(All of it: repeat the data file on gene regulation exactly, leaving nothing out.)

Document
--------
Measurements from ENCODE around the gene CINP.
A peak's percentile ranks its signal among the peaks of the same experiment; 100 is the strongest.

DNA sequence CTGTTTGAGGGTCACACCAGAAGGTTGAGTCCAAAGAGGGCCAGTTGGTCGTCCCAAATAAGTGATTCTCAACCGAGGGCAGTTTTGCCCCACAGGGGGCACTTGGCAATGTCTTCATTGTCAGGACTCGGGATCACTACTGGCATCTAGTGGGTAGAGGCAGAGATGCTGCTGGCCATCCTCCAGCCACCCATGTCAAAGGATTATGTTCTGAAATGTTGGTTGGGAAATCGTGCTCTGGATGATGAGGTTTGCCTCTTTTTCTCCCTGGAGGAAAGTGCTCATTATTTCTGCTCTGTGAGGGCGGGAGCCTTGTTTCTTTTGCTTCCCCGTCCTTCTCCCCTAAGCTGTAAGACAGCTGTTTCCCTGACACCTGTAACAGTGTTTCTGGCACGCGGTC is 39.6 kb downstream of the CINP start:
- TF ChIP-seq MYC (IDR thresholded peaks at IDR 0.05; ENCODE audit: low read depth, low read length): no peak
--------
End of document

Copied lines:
Measurements from ENCODE around the gene CINP.
A peak's percentile ranks its signal among the peaks of the same experiment; 100 is the strongest.

DNA sequence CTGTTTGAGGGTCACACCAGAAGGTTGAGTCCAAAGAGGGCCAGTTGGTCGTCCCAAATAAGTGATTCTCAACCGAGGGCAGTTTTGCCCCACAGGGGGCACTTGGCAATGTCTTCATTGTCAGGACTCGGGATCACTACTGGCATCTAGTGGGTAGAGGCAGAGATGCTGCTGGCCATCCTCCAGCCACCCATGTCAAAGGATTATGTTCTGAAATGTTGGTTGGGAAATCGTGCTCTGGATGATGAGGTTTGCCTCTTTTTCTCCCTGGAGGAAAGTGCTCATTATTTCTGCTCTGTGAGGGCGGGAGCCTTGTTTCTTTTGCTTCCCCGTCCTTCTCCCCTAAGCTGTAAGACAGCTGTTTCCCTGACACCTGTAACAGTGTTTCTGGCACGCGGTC is 39.6 kb downstream of the CINP start:
- TF ChIP-seq MYC (IDR thresholded peaks at IDR 0.05; ENCODE audit: low read depth, low read length): no peak